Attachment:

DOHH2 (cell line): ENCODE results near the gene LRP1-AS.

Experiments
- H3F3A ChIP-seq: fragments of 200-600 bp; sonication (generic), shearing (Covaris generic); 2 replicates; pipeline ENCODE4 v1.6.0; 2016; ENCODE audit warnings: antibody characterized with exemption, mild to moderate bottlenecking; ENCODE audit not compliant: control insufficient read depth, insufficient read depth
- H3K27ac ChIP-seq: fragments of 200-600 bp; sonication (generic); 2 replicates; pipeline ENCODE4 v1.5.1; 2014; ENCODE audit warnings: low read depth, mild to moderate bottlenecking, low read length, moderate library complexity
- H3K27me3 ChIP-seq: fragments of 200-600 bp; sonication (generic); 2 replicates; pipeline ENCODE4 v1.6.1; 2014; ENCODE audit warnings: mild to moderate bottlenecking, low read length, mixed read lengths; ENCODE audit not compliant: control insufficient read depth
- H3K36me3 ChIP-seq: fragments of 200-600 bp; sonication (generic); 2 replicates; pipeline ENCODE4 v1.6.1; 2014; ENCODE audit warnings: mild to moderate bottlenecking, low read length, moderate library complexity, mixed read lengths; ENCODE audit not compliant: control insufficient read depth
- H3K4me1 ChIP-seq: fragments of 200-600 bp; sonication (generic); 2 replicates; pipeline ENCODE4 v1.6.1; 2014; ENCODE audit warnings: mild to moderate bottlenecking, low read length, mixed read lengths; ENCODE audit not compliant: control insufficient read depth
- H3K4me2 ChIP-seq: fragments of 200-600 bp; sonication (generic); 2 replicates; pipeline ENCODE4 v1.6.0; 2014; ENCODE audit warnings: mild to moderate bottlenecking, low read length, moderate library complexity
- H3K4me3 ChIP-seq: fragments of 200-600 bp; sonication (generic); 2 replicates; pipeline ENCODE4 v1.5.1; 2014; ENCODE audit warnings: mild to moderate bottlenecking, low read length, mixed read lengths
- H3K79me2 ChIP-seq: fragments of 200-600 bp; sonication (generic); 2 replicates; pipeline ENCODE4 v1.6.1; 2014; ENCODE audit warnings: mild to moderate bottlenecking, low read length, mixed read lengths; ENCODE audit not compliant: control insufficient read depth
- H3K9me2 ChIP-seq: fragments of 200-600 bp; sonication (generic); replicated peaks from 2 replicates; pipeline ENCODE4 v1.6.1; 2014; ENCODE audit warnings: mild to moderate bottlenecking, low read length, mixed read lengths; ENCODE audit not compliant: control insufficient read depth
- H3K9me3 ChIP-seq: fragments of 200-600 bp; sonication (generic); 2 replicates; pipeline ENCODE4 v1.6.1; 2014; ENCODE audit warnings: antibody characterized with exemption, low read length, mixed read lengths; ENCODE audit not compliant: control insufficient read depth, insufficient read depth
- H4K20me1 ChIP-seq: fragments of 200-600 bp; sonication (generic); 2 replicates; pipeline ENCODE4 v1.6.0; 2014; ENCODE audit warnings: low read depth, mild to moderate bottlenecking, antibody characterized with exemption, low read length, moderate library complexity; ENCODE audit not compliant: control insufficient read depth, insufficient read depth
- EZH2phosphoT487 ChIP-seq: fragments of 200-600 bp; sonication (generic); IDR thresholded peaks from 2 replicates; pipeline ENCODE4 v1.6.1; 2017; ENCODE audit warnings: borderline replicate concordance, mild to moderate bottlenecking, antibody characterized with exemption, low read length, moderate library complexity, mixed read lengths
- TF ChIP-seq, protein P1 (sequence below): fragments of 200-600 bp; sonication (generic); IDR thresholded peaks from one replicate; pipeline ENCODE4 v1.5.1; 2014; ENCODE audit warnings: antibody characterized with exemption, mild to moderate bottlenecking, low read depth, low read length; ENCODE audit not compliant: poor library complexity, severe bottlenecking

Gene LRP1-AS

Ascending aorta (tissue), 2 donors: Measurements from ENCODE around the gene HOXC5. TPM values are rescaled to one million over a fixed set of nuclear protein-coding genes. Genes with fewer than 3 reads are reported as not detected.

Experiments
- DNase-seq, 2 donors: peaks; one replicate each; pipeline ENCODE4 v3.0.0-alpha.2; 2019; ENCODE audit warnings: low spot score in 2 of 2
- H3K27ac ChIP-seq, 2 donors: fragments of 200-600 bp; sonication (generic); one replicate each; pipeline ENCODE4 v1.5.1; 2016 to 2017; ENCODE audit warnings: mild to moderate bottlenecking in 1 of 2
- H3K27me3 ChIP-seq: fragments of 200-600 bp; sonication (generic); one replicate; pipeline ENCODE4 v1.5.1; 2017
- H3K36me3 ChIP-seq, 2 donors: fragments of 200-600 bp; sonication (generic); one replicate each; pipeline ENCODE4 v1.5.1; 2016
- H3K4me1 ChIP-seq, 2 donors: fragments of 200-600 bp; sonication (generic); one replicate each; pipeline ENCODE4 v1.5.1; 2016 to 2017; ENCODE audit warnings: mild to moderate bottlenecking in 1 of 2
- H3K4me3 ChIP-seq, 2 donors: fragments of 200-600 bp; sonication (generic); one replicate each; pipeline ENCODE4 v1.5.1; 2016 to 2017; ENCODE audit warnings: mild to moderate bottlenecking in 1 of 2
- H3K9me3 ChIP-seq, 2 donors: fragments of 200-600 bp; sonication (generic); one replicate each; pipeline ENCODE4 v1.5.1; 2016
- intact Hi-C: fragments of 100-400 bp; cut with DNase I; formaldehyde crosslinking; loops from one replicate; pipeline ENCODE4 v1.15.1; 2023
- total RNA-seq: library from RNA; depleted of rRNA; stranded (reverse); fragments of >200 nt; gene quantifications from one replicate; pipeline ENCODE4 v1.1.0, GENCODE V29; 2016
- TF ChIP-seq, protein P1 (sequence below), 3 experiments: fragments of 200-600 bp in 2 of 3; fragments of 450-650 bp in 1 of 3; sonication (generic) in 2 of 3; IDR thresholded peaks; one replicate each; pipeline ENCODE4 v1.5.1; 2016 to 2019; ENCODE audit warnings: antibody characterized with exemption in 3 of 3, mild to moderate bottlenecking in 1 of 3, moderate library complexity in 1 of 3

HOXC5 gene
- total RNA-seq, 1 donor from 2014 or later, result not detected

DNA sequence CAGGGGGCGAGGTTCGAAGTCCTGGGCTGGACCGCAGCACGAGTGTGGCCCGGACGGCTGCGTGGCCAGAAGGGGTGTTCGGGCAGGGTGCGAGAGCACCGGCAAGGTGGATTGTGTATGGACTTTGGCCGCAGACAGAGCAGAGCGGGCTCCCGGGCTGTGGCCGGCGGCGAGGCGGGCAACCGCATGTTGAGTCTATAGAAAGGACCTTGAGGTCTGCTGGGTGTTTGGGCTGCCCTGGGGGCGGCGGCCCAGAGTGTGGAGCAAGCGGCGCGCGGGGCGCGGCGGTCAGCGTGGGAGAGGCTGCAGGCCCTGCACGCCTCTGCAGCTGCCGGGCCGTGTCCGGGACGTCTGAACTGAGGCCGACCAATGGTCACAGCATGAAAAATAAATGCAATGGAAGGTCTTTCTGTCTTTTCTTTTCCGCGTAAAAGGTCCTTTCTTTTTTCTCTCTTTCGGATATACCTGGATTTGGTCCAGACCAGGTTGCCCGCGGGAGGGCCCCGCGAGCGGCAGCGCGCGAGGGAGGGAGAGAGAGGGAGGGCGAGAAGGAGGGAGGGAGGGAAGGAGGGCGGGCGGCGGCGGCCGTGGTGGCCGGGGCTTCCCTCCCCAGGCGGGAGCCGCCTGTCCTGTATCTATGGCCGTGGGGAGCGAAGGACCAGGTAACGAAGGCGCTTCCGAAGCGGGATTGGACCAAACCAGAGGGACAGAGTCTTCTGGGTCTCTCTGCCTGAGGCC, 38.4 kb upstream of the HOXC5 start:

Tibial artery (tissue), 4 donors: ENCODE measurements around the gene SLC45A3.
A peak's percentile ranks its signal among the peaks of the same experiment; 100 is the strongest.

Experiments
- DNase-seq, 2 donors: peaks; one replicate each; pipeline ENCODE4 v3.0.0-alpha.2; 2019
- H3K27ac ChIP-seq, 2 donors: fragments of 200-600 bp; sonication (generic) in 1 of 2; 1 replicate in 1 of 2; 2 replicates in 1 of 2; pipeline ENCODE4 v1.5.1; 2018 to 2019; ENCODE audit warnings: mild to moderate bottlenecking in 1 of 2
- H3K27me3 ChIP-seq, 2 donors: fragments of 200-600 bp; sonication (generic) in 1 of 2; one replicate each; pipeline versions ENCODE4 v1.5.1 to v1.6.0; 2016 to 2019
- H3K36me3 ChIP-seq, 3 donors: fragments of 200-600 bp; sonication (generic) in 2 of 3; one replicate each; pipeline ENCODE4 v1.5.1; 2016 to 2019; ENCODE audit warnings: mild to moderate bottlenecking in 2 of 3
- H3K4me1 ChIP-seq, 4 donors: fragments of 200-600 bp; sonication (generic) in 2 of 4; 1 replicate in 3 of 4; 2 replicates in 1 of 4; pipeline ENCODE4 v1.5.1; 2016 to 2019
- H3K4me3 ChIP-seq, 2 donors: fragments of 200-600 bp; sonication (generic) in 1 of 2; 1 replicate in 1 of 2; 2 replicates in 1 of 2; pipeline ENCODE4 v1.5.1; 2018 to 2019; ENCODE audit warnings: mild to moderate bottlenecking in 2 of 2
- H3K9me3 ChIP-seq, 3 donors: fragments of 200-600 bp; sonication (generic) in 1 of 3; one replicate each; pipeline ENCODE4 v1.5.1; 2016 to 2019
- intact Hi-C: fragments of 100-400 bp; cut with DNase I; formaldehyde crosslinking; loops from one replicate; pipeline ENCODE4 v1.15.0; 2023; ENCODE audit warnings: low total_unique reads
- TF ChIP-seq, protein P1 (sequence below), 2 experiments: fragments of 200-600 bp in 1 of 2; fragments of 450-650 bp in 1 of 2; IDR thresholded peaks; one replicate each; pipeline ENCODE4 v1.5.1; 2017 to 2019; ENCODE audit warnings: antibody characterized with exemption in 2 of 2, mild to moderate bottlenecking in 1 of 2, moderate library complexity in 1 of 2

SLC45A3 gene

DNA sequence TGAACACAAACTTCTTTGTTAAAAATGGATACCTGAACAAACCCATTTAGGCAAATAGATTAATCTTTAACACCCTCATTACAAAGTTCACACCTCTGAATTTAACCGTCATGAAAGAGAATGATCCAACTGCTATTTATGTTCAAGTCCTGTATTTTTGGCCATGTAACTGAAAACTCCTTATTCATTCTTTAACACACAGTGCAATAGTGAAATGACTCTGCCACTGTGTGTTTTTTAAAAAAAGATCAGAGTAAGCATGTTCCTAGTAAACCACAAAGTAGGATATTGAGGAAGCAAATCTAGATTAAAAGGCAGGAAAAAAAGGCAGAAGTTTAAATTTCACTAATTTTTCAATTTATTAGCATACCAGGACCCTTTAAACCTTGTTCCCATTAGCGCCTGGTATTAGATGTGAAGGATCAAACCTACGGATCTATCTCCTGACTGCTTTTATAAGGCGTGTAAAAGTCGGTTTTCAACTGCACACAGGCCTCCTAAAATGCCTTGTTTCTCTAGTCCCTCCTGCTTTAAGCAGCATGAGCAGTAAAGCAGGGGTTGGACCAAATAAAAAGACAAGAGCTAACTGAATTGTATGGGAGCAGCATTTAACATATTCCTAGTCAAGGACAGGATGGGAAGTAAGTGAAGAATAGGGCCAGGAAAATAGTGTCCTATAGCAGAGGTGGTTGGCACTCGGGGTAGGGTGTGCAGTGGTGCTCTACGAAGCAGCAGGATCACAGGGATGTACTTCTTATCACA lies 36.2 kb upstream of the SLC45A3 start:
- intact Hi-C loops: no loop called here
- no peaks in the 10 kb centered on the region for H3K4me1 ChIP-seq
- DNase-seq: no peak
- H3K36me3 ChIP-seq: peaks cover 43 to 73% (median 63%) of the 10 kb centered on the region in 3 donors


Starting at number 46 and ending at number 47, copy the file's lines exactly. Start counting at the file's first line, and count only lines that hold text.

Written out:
- intact Hi-C loops: no loop called here
- no peaks in the 10 kb centered on the region for H3K4me1 ChIP-seq